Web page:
David Masover wrote:
> You mentioned Erlang. It will do some N:M threading -- that is, there 
> really
> will be some OS threads involved. In theory, one crash could bring down 
> your
> entire app. Also in theory, the Erlang runtime is robust enough that 
> this will
> Never Happen -- and to ensure that, the preferred way to write C 
> extensions is
> as separate processes which talk to Erlang via RPC. More efficient than 
> fork
> on Unix, but much more reliable than "threads" in just about any 
> language.
> 
> That is: I see threads as both as harmful and as useful as Goto.

Absolutely all true.

Of course, threads are going to be necessary at some level (just as goto 
is necessary at a low level), because that's how SMP hardware actually 
works.

The benefit of erlang is that is uses threads on your behalf but 
provides you a much better message-passing abstraction in its place.

(It's possible to have message-passing at the hardware level. The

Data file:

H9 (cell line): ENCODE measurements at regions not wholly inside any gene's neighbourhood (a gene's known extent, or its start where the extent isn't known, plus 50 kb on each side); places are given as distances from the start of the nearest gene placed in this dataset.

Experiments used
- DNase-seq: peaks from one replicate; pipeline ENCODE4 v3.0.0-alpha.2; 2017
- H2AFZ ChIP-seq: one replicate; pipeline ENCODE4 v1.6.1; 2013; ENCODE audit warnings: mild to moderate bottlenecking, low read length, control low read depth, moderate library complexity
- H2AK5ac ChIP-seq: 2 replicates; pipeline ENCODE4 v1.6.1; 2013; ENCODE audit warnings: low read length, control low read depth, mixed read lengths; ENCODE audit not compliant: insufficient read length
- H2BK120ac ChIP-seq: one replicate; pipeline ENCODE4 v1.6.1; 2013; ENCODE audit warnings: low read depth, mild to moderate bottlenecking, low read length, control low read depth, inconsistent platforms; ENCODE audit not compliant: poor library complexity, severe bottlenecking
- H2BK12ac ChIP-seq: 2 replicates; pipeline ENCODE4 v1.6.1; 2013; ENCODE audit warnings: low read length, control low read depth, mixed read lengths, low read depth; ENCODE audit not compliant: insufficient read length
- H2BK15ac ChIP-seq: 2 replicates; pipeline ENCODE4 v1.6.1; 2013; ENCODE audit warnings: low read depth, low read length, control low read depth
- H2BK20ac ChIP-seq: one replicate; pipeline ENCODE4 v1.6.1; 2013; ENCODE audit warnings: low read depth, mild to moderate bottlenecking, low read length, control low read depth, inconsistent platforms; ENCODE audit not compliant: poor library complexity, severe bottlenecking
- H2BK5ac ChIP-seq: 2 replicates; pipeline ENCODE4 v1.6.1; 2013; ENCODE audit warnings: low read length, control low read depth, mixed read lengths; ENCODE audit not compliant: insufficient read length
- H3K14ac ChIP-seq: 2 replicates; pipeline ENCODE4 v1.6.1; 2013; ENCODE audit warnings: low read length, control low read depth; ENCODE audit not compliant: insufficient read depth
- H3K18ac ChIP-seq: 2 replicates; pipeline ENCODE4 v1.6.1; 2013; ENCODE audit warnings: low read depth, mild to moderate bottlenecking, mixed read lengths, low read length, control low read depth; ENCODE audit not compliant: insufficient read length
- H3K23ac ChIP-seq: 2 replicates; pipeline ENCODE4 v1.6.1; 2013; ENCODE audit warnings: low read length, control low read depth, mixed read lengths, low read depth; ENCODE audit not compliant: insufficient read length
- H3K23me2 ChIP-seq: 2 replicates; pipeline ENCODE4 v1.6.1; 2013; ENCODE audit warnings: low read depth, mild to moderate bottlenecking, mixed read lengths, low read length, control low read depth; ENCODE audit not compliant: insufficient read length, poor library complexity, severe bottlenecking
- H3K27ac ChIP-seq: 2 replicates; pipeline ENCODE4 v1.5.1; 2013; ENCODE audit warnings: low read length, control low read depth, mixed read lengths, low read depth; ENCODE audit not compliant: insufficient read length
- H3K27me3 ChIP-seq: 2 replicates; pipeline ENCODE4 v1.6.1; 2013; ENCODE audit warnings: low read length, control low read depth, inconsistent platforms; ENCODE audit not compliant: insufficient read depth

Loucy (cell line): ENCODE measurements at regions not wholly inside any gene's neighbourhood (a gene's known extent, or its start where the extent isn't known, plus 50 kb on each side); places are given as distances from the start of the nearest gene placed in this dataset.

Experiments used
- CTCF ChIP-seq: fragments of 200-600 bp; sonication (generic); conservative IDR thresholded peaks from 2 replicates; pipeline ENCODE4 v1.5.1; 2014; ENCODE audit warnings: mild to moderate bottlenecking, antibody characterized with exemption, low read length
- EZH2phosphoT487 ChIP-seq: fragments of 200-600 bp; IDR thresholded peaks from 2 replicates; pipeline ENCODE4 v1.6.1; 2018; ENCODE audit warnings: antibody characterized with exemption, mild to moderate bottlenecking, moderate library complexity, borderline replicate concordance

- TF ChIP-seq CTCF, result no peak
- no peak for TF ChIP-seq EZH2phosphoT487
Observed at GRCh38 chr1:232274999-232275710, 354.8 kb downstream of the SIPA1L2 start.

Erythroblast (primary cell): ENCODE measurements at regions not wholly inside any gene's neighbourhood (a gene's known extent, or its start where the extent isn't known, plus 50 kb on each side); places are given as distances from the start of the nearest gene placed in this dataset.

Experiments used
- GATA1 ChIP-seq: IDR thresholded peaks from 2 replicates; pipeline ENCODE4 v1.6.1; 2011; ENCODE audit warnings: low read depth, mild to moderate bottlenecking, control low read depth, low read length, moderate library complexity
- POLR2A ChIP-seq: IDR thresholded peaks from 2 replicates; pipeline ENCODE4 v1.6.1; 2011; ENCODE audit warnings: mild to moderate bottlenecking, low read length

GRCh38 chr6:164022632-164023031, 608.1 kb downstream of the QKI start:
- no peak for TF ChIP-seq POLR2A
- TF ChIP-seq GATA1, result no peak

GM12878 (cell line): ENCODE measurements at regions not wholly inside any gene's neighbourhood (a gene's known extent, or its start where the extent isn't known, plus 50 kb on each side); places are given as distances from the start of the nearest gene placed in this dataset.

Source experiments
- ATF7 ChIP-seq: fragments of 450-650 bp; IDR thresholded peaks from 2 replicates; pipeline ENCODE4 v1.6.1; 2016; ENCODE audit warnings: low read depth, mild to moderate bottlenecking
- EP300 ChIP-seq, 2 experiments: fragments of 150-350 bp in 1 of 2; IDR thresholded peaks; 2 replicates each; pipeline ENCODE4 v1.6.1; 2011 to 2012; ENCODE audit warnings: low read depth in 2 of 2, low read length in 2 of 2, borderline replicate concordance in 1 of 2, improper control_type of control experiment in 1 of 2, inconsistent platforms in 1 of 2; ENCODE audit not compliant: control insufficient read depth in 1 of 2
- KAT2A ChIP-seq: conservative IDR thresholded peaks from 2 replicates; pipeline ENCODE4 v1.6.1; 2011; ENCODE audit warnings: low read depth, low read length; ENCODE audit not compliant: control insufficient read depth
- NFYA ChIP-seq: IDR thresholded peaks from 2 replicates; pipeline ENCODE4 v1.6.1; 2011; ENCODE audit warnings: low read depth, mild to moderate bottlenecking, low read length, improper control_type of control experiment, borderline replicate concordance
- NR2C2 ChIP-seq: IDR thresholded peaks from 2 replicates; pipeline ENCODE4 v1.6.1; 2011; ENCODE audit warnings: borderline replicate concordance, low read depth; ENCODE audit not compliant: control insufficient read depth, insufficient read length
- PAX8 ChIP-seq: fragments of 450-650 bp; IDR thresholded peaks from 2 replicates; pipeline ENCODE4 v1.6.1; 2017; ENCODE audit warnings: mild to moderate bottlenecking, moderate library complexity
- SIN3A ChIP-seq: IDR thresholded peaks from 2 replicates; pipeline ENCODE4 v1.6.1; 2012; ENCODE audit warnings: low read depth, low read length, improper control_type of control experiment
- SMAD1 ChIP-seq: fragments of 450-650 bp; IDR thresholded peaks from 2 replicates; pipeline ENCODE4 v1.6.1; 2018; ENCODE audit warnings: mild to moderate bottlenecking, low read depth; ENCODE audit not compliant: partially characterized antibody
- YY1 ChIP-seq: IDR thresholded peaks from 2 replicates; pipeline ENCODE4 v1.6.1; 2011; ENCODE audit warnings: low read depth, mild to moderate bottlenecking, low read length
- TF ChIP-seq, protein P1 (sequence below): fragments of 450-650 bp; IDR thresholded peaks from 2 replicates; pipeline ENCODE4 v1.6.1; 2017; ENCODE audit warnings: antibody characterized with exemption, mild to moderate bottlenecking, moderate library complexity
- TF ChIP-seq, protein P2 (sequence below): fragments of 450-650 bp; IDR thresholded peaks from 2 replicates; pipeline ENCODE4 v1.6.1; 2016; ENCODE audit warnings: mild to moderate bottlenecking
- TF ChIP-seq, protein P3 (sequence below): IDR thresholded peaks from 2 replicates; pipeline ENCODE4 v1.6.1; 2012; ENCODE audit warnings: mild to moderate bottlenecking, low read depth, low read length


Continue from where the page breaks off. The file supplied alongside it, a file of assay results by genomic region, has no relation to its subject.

Transputer is an example of that. Writing in Occam for the Transputer is 
like writing in C for a regular CPU - one step above machine code)

> The biggest problem I have with Erlang is that the syntax is hideous,
> especially after Ruby.

When I get a few spare cycles I'm trying to hack together a 
ruby-flavoured erlang: just a front end which emits either the erlang 
abstract syntax form, or regular erlang source.

> This is why I have such high hopes for Reia, and why I'm tempted to 
> dabble in
> io -- I want something that's at least as beautiful as Ruby (though I do 
> like
> prototypal inheritance), but at least as good at concurrency as Erlang.

After erlang, when I look at ocaml again it starts to make a lot more 
sense (for example, all the pattern-matching stuff). And ocaml can 
compile directly to machine code too.
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